We should however mention that in TIM-3 expressing T7 cells, the reduced glucose uptake and Glut1 expression were transient, and increased 6 h post-stimulation compared to the control G2 cells. These finding suggest that additional mechanisms leading to reduced glucose consumption exist in the TIM-3 expressing cells. Given that hexokinase 2 (HK2) is the rate-limiting enzyme in glycolysis and that 6-phosphofructo-2-kinase/fructose-2,6-biphosphatase 3 (PFKFB3) directs glucose metabolism to either the pentose phosphate pathway or glycolysis-dependent pathway depending on its expression level and modification [35,36,37,38], we examined HK2 and PFKFB3 expression. However, any association between their expression and that of TIM-3 was not found (Suppl. Fig. 3 and  and Suppl. methods). Thus, the additional mechanisms by which TIM-3 reduces glucose consumption remain inconclusive.

Activation-induced glycolysis is required for cytokine production [8, 9], hence, TIM-3-associated reduction in glucose consumption and lactated release may contribute to decrease in the production of IL-2 and IFN-γ by TIM-3. Downregulation of IL-2 expression has been reported in JLT3 and T7 cells [30]. Therefore, we tested this hypothesis by assessing IL-2 production in JLT3 or T7 cells overexpressing Glut1. If the hypothesis is true, then IL-2 production should increase in these cells after Glut1 expression. Unfortunately, Glut1 overexpression was not achieved using the transfection of Glut1 expression vector into these cells. Further study is required to prove this hypothesis.

Since the cytoplasmic tail of TIM-3 mediates the delivery of signals and is essential for reduced glucose consumption and lactate release in TIM-3 overexpressing Jurkat T cells, expression of TIM-3 with a deletion in its cytoplasmic tail did not reduce glucose consumption and lactate release. It interacts with Bat3 or the long non-coding RNA, Lnc-Tim3, to activate distinct signaling pathways [39,40,41]. TIM-3 is also reported to interact with the interleukin-inducible T cell kinases (ITKs), Fyn and Lck, and p85 phosphatidylinositol 3-kinase (PI3K) and to regulate their activation [42]. PI3K/AKT/mTOR activation promotes Glut1 expression, glycolysis, and IL-2 production by T cells [32, 33, 36]. It is plausible that Glut1 expression and glucose consumption are modulated by signaling transmitted through the TIM-3 cytoplasmic tail in TIM-3 expressing Jurkat T cells.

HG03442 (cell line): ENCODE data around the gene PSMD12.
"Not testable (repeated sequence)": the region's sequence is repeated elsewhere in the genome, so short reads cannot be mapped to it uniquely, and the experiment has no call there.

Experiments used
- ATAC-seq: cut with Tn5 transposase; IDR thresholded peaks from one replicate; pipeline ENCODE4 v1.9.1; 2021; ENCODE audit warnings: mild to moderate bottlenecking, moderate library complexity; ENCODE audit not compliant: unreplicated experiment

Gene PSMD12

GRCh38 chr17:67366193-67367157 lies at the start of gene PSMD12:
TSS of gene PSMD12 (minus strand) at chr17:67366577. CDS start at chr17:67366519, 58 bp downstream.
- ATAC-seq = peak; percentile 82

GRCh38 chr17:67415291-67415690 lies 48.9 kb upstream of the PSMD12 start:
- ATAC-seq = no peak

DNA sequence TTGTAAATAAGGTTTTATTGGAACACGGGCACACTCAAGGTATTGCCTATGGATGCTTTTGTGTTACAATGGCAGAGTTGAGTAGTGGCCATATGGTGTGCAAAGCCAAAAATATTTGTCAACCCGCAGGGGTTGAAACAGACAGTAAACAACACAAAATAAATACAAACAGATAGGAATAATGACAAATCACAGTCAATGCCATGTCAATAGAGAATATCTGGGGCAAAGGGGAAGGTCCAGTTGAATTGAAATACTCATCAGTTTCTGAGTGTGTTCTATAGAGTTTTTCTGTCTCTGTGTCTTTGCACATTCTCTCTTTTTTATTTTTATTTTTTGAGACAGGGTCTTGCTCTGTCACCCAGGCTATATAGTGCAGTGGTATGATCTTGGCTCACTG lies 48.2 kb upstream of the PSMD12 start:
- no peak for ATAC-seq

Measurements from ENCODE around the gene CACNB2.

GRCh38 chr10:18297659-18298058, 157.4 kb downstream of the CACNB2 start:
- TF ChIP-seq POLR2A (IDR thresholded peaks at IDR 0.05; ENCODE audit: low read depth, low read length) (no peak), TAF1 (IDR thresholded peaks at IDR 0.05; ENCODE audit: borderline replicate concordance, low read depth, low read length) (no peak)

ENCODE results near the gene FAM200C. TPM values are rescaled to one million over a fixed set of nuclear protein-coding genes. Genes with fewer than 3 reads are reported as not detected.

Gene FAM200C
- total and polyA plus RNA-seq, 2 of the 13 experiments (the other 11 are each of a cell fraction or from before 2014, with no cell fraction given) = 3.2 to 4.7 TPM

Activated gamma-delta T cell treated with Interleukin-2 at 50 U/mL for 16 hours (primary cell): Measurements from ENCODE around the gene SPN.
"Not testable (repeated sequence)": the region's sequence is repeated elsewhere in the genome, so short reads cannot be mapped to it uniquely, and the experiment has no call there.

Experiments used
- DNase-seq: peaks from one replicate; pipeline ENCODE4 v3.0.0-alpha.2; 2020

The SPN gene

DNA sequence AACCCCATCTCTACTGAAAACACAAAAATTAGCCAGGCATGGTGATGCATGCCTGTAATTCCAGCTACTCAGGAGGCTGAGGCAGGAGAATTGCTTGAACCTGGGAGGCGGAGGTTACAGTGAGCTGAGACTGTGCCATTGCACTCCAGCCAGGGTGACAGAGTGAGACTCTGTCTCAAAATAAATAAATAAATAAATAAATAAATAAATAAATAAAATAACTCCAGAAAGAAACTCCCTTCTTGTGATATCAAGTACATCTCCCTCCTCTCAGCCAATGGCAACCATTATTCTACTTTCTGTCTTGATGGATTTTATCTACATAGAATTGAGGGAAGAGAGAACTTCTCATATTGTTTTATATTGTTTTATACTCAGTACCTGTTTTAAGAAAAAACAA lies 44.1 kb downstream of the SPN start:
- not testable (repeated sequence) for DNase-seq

Conclusions

Our results show an association between TIM-3 expression and Jurkat T cell glucose metabolism. This association is a novel and significant finding in the alteration of T cell function by TIM-3 and raises the possibility of regulating TIM-3 expressing T cells through controlling glycolysis and/or glucose transporter expression. This is relevant to chronic infection and cancer in which increased frequency of hypofunctional TIM-3-expressing effector T cells have been observed.

Methods

Cell and culture

Cell lines over-expressing TIM-3 (JLT3 and JT7), cell lines expressing TIM-3 with a truncated cytoplasmic tail (JLct36, JLct43, JLct54, and JLct64), and control cells (JLV and JG2) were generated as described previously [29, 30]. Cells were grown in complete RPMI medium (Invitrogen, Life technologies, Gaithersburg, MD, USA) with 10% heat-inactivated FBS (Invitrogen), and penicillin/ streptomycin (Invitrogen). For activation, cells (1 × 106 cells/well) were stimulated with phorbol 12-myristate 13-acetate (PMA; 25 ng/ml; Sigma-Aldrich, St Louis, MO, USA) and Ionomycin (Iono; 1 μM; Sigma-Aldrich) for an appropriate time.

Establishment of TIM-3 knockout cell line

The pSpCas9(BB)-2A-GFP (PX458) plasmid (Addgene plasmid #48138) was used to generate TIM-3 knockouts [43]. Oligonucleotides for single guide RNA (sgRNA) for TIM-3 gene were cloned into the sgRNA scaffold of pSpCas9(BB)-2A-GFP (PX458) according to the Feng Zhang Lab CRISPR plasmid instructions [43]. The guide RNA sequences used for targeting TIM-3 gene were; 5′-CAC CGT TAT GCC TGG GAT TTG GAT CCG C-3′ and 5′-AAA CCC GGA TCC AAA TCC CAG GCA TAA C-3′. The construct was transfected into Jurkat T cells using the Neon Transfection System (Invitrogen). Transfected cells expressing green fluorescence were sorted 24 h post-transfection using the FACSAriaII (Becton–Dickinson, Franklin Lakes, NJ). The cells were further sorted according to the expression of TIM-3 after stimulation with PMA (25 ng) and Iono (1 μM) for 6 h by staining cells with a PE-conjugated anti-TIM-3 antibody (R&D Systems,Inc., Minneapolis, MN). After sorting four times, the cells were cloned by limiting dilution. The mutation in the TIM-3 genomic DNA sequence of the selected clone was confirmation by DNA sequencing.